What is a good idea to tell Joe Schmoe
computer/audio/video electronics buyer about copy control (CSS
, etc.) before they go out to buy the copy-controlled crap
? I'm thinking of handing out and taping down flyers outside the stores!
This is my idea for a flyer for CPRM products:
Before you go shopping for a new (insert entertainment device type here), read this:
The movie and music industry in Hollywood are pushing their idea of "technology" to your computer. Their new idea called Content Protection for Recordable Media is a technology that controls your right to do whatever you can do with your information in your computer. This technology will be used on portable music players, portable storage devices, and ultimately your computer.
What will this mean for the regular user?
If you're using some kind of CPRM-compliant portable music player and you want to move your music collection to your computer, you have to keep track of what is capable of being moved around and what can't. If you want to move your favorite portable-only song to a computer, you'll have to pay for it. The companies inside the RIAA are really interested in charging you every time to listen to new albums, and the MPAA wants to do the same if they want to see online movies made. The MPAA and RIAA as a whole were sore losers after internet services like Napster became popular, and they want to make sure you (the artist and the listener) have to pay only to them as much as possible.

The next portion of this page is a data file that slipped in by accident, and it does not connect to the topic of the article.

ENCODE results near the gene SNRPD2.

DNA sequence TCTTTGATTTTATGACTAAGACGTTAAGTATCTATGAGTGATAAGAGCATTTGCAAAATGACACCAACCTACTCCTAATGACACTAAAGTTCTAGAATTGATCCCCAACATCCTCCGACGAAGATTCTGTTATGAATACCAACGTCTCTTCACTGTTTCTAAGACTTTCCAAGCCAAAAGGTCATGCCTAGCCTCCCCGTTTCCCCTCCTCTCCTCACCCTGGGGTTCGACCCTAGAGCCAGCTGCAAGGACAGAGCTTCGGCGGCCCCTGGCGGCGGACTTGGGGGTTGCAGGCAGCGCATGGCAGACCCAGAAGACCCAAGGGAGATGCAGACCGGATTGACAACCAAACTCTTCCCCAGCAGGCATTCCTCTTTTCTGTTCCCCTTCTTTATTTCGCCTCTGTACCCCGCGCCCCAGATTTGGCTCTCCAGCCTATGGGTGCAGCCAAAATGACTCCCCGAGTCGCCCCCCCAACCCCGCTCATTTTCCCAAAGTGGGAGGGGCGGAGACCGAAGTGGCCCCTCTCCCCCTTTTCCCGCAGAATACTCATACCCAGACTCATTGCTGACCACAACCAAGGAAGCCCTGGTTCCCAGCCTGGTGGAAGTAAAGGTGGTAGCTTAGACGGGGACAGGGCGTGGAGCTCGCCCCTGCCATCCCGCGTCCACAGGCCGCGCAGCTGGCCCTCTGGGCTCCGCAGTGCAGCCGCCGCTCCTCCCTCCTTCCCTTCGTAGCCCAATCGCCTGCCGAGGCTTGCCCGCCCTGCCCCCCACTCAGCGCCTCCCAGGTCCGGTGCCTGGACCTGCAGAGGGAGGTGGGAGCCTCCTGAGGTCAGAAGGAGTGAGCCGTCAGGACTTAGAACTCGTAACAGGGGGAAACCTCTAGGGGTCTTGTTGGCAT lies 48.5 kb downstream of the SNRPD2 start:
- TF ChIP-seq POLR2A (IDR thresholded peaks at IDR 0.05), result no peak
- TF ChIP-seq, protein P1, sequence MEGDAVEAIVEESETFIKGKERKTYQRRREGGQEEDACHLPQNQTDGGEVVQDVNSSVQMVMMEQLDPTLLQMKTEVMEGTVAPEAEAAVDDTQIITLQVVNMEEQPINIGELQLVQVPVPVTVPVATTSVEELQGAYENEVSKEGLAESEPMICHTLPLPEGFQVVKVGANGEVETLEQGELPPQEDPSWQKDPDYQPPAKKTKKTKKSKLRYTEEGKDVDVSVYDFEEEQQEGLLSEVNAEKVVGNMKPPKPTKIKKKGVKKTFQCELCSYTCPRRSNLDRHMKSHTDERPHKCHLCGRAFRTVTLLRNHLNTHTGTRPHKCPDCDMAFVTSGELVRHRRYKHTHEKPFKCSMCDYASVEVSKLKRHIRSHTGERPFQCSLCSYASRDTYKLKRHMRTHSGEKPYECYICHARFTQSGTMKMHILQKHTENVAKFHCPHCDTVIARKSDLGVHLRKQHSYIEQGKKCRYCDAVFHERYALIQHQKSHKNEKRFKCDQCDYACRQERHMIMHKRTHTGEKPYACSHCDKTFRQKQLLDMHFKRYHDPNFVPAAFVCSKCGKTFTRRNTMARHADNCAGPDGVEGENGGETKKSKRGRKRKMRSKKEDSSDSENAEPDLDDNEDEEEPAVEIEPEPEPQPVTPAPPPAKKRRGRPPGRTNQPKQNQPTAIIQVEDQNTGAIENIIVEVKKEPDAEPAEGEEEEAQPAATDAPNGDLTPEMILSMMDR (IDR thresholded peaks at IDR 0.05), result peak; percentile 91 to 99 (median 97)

What will this mean for the high-end computer and entertainment system users?
In the case of computers: if you want to add a CPRM-compliant hard drive, you have to replace the hard drive controller and possibly the software to make everything as compatible as possible. Even Microsoft is complaining about the difficulties of computer makers using such hardware while mass-installing software into new computers. If CPRM is going to make software setup hard for big computer makers, it can be even more so for people who want to move computer data around to backups and everything else. In the present day, DVD players are a dime-a-dozen, but DVD player software for computers is hard to find, especially for anything else that is outside the realm of Microsoft Windows-compatible software.
In the case of entertainment hardware: Don't be surprised if future movie and music technologies (replacing CDs and DVDs) will require more money and licenses to use. That will lead to higher prices for new media technologies, and less competition and diversity for stuff playing future CPRM-compliant media formats.
"While Microsoft would surely integrate the necessary code into its products, how do you add such a feature to an open-source operating system? And if you can't, does that mean non-Windows operating systems could not play new music?"
--Brad Templeton, chairman of the board for the EFF from a CNN news report (http://www.cnn.com/2001/TECH/computing/01/10/hard.drive.copy.protection.idg/index.html)
What can you do now?
As you go shopping for your new computer or entertainment hardware, ask the salespeople if what you're buying is CPRM-compliant. For the sake of your privacy, don't take it.